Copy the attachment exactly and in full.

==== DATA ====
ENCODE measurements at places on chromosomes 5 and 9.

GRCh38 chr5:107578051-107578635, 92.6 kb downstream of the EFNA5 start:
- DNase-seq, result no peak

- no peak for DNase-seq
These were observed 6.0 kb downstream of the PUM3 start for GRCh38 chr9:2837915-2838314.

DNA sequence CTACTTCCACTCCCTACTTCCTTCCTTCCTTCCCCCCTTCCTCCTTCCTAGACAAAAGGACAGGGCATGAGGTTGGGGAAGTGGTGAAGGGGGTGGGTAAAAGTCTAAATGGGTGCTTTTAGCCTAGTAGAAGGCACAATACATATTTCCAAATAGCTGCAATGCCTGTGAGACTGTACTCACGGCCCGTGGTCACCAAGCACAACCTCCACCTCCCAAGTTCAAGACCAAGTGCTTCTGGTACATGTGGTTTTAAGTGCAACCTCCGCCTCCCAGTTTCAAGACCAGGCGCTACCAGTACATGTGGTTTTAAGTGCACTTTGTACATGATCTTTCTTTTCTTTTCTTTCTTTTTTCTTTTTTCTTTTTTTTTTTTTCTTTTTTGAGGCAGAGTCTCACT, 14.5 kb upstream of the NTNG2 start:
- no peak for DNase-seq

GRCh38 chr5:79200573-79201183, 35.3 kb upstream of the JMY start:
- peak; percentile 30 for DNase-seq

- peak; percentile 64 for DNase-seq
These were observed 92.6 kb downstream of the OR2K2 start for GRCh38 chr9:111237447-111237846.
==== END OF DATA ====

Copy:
ENCODE measurements at places on chromosomes 5 and 9.

GRCh38 chr5:107578051-107578635, 92.6 kb downstream of the EFNA5 start:
- DNase-seq, result no peak

- no peak for DNase-seq
These were observed 6.0 kb downstream of the PUM3 start for GRCh38 chr9:2837915-2838314.

DNA sequence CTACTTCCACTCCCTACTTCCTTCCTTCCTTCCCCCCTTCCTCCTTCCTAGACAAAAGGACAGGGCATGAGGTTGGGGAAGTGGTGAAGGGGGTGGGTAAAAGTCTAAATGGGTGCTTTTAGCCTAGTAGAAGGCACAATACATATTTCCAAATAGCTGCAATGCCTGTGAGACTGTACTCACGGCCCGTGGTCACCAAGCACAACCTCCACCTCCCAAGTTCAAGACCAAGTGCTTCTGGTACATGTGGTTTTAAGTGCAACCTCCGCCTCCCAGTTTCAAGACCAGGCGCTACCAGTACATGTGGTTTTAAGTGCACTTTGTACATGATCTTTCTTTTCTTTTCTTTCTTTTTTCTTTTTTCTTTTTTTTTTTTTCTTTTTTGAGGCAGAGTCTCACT, 14.5 kb upstream of the NTNG2 start:
- no peak for DNase-seq

GRCh38 chr5:79200573-79201183, 35.3 kb upstream of the JMY start:
- peak; percentile 30 for DNase-seq

- peak; percentile 64 for DNase-seq
These were observed 92.6 kb downstream of the OR2K2 start for GRCh38 chr9:111237447-111237846.